read: 6 January 2003
This book was one of the slowest books I’ve read in a long time. Not because the book itself was in any way hard, or even uninteresting, but because the subject matter is so thick and laden with emotion and packed tightly fact pressed against fact. The book has a straightforward thesis: we know a lot about what happened to Jews during World War II, but we know very little about what happened to them afterwards, this is an exploration into the lives of European Jews, decade by decade. Kurlansky follows some characters through the times and anecdotally notes others. He avoids going too much into the lives of Jews in Israel, or Jews who moved to the United States. He tells a few concentration camp stories, or his characters do, but not many.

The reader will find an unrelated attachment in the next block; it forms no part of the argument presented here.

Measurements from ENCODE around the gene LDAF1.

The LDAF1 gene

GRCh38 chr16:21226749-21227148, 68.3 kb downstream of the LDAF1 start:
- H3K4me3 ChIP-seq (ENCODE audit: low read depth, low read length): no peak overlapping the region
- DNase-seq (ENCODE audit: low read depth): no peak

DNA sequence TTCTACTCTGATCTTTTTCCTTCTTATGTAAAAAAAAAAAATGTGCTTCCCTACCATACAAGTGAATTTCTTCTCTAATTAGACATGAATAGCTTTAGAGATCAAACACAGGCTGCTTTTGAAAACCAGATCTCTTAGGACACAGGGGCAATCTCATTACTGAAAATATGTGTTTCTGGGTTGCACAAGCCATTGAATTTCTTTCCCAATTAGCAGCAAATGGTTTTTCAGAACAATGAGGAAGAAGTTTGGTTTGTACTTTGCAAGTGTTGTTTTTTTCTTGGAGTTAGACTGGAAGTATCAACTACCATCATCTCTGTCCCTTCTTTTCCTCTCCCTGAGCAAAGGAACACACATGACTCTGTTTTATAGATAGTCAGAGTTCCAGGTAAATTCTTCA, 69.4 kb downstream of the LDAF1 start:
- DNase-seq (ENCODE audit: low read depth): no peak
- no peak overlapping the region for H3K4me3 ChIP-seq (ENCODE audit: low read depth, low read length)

Kurlansky is himself Jewish [which I learned by reading the semi-annoying reader’s guide at the back of the book afterwards] and this informs his writing which is always sympathetic to though not always in agreement with,the characters he discusses. The upshot was: things were tough for the Jews before, during, and after the war. In some cities, people were so embarassed by the returning gaunt hollow-eyed Jews that they basically ignored them. Some countries decided that reparations would be made to “all victims of the war” which meant that Jews who had been sent to concentration camps by Germans in cahoots with local authorities had no more rights to get back their stuff and reclaim theirlives than someone who had had a bomb fall ontheir house. Jews rebuilt their communities, moved on with their lives and fell into two very different camps: those who would not talk about the Holocaust and those who could not stop. This book talks about both kinds and particularly explores the changes in attitudes towards Jewishness and Judaism over generations of European Jews.
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